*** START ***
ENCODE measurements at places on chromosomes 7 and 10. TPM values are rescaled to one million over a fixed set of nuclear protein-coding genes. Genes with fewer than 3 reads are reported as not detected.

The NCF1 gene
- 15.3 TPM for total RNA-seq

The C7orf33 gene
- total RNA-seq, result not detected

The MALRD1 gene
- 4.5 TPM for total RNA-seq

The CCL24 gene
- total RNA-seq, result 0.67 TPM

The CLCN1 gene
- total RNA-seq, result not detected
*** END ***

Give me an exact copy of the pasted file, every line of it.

ENCODE measurements at places on chromosomes 7 and 10. TPM values are rescaled to one million over a fixed set of nuclear protein-coding genes. Genes with fewer than 3 reads are reported as not detected.

The NCF1 gene
- 15.3 TPM for total RNA-seq

The C7orf33 gene
- total RNA-seq, result not detected

The MALRD1 gene
- 4.5 TPM for total RNA-seq

The CCL24 gene
- total RNA-seq, result 0.67 TPM

The CLCN1 gene
- total RNA-seq, result not detected